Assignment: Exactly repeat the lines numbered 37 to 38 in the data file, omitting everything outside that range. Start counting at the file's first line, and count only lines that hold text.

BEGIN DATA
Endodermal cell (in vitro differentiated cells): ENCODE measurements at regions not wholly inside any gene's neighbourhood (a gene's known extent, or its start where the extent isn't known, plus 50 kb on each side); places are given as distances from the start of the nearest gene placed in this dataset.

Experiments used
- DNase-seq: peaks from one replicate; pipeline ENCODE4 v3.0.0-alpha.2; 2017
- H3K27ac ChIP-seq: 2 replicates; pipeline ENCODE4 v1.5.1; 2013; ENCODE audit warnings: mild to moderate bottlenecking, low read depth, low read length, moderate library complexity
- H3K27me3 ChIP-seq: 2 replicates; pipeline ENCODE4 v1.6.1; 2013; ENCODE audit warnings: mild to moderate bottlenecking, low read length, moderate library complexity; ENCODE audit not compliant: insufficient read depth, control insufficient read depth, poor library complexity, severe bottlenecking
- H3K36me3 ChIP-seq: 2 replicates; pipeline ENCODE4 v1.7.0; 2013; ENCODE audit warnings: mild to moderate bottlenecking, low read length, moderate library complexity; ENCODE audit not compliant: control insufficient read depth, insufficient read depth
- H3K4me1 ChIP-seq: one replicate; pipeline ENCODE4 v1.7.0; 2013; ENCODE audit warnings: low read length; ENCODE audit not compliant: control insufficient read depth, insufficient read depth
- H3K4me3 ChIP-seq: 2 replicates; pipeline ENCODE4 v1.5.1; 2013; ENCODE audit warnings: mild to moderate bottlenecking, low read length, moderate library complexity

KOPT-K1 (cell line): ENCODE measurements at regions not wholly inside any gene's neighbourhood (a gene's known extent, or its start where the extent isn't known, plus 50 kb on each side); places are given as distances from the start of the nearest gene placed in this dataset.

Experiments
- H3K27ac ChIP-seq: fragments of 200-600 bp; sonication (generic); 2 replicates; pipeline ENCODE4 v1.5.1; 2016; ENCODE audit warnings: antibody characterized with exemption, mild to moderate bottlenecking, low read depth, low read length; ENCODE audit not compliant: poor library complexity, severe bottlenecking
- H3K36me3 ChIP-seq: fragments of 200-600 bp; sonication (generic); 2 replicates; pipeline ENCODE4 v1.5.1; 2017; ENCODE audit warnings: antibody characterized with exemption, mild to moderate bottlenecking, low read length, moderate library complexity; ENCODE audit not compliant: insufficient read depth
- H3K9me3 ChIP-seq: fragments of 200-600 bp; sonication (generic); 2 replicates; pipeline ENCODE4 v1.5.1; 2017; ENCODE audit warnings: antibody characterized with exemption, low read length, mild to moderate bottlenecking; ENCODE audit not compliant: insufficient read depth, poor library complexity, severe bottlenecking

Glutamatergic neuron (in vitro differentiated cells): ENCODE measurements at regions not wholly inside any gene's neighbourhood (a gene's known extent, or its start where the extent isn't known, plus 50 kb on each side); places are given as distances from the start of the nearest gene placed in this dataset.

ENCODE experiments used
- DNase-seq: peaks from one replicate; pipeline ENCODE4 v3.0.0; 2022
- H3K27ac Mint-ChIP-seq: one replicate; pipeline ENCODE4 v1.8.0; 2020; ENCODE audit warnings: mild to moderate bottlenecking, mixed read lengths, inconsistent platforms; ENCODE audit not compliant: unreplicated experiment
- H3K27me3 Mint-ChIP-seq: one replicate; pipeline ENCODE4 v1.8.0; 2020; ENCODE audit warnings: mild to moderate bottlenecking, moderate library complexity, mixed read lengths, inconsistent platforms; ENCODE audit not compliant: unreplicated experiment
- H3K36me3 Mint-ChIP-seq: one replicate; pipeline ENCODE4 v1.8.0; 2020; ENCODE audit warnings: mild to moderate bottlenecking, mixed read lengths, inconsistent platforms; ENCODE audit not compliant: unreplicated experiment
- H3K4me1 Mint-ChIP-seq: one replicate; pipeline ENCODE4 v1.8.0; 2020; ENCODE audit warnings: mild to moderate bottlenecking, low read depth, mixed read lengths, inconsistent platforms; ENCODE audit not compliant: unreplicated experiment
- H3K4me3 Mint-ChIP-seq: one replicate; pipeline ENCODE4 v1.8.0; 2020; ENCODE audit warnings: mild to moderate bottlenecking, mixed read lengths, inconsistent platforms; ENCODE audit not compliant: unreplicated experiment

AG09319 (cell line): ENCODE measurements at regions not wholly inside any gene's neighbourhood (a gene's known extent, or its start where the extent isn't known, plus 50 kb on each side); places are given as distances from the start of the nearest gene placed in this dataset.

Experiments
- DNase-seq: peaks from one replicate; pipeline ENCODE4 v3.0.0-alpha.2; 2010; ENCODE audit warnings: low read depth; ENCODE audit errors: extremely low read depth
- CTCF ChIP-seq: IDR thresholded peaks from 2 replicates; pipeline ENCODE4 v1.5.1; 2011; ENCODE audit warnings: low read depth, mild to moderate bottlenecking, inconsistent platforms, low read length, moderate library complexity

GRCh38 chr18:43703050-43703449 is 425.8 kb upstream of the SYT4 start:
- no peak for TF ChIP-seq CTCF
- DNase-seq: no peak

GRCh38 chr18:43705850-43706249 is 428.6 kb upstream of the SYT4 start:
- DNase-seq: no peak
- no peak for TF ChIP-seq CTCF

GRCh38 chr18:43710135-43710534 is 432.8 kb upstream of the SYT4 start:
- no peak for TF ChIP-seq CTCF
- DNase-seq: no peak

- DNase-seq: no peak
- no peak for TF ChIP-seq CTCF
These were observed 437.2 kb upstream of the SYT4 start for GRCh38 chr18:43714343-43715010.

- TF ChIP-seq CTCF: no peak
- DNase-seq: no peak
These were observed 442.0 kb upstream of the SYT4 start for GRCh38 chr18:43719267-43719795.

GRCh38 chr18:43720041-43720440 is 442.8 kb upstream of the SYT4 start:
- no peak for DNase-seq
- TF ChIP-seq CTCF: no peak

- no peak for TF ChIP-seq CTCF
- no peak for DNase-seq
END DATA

These were observed 437.2 kb upstream of the SYT4 start for GRCh38 chr18:43714343-43715010.

- TF ChIP-seq CTCF: no peak